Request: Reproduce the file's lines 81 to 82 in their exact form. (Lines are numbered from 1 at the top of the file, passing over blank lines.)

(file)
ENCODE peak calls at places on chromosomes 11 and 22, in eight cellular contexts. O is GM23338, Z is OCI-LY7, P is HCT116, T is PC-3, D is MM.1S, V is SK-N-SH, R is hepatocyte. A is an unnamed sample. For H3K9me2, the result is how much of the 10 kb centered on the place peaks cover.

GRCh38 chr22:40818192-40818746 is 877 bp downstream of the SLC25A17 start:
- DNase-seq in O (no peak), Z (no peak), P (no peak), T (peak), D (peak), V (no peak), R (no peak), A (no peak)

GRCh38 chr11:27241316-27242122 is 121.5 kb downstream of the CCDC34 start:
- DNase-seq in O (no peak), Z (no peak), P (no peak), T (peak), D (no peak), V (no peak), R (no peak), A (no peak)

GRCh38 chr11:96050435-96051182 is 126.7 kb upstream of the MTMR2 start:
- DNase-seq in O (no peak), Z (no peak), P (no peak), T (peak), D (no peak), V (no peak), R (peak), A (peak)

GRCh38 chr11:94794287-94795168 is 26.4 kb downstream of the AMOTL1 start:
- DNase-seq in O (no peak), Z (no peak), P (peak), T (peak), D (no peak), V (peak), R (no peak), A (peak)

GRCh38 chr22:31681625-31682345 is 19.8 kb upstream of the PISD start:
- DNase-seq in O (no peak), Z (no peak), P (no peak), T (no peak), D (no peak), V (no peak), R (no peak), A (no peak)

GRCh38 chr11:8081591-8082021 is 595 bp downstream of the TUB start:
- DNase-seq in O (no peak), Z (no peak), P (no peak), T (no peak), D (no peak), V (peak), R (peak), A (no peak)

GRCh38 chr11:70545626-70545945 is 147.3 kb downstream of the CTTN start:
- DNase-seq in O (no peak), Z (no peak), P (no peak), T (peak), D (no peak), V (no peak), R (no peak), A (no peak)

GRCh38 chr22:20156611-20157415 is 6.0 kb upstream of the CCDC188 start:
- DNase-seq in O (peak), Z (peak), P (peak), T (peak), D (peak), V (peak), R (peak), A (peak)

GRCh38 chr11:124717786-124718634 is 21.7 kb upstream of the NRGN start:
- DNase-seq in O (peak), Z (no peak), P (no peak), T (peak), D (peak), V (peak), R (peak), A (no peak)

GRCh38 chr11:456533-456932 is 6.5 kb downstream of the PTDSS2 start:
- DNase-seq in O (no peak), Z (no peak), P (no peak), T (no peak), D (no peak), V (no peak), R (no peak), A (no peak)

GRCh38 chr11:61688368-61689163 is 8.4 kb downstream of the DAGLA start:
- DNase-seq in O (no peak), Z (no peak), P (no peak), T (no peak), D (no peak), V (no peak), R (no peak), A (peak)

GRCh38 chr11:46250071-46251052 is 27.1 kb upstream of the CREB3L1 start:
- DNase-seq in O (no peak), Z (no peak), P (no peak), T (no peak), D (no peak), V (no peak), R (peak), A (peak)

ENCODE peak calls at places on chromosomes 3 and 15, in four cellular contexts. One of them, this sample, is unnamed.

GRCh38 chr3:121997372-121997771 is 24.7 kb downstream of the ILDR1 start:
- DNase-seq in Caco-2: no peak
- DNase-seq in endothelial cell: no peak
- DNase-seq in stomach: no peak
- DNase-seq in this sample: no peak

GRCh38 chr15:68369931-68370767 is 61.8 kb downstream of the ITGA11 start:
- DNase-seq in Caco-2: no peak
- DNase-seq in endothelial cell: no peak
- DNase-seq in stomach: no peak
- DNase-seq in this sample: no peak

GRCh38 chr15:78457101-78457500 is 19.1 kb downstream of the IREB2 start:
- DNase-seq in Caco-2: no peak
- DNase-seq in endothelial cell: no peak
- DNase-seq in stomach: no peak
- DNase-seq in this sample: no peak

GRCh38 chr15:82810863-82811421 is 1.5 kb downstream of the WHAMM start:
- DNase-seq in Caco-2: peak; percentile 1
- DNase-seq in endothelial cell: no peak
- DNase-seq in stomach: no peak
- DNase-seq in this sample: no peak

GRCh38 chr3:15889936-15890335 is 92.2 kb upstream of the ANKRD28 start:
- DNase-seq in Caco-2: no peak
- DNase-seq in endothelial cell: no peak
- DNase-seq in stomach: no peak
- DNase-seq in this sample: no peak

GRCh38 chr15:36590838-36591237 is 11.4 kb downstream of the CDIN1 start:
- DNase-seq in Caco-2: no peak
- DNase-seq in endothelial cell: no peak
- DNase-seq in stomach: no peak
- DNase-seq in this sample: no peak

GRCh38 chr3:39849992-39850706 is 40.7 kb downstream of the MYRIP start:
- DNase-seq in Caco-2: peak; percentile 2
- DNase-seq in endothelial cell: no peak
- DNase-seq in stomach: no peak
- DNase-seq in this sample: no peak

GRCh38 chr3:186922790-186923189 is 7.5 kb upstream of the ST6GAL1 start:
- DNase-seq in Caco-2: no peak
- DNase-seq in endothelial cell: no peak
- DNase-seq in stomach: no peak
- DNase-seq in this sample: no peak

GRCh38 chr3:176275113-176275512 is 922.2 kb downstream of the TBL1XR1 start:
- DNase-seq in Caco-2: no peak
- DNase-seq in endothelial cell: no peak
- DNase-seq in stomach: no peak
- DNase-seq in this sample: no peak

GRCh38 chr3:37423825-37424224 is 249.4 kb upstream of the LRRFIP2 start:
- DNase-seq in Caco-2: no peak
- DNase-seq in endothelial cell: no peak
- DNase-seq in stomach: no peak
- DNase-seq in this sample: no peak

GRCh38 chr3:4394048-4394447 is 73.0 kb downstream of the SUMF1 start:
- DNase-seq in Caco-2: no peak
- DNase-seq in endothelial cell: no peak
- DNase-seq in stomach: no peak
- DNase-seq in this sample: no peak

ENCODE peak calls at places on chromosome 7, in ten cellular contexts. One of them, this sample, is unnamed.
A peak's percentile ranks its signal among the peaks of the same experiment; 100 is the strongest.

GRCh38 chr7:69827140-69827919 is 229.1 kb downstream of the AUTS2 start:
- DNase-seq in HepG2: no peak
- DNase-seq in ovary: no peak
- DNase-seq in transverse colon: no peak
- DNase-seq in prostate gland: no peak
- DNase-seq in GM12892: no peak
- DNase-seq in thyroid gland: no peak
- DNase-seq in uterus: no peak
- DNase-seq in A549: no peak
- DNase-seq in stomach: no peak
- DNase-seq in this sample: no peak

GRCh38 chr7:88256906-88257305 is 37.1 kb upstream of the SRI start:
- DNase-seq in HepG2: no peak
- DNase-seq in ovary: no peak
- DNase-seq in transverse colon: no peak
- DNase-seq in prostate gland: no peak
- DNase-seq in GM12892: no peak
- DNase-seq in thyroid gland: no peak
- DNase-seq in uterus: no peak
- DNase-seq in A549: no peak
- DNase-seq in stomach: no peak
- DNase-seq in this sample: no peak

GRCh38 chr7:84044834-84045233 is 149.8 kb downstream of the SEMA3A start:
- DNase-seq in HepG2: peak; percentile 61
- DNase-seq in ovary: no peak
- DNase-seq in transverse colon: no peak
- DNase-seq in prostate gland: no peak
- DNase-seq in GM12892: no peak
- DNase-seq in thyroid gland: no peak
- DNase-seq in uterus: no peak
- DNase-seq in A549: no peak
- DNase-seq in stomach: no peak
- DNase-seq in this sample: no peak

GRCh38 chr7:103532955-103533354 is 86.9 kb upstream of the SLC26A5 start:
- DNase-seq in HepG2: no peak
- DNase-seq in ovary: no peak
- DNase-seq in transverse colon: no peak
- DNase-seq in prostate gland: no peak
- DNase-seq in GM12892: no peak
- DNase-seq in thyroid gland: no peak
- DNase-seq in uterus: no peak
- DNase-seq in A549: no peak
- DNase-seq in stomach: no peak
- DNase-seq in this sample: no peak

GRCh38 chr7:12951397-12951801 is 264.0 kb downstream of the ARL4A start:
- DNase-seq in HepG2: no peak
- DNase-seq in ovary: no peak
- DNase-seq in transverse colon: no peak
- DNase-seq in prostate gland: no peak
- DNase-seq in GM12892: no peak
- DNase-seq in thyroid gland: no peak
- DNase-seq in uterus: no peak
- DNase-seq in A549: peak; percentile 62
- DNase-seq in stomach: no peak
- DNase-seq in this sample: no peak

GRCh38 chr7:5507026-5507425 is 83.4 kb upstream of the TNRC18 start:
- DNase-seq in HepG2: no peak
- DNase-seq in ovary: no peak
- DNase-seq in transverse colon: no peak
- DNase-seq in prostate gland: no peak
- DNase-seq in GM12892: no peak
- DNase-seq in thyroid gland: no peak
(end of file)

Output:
- DNase-seq in this sample: no peak

ENCODE peak calls at places on chromosome 7, in ten cellular contexts. One of them, this sample, is unnamed.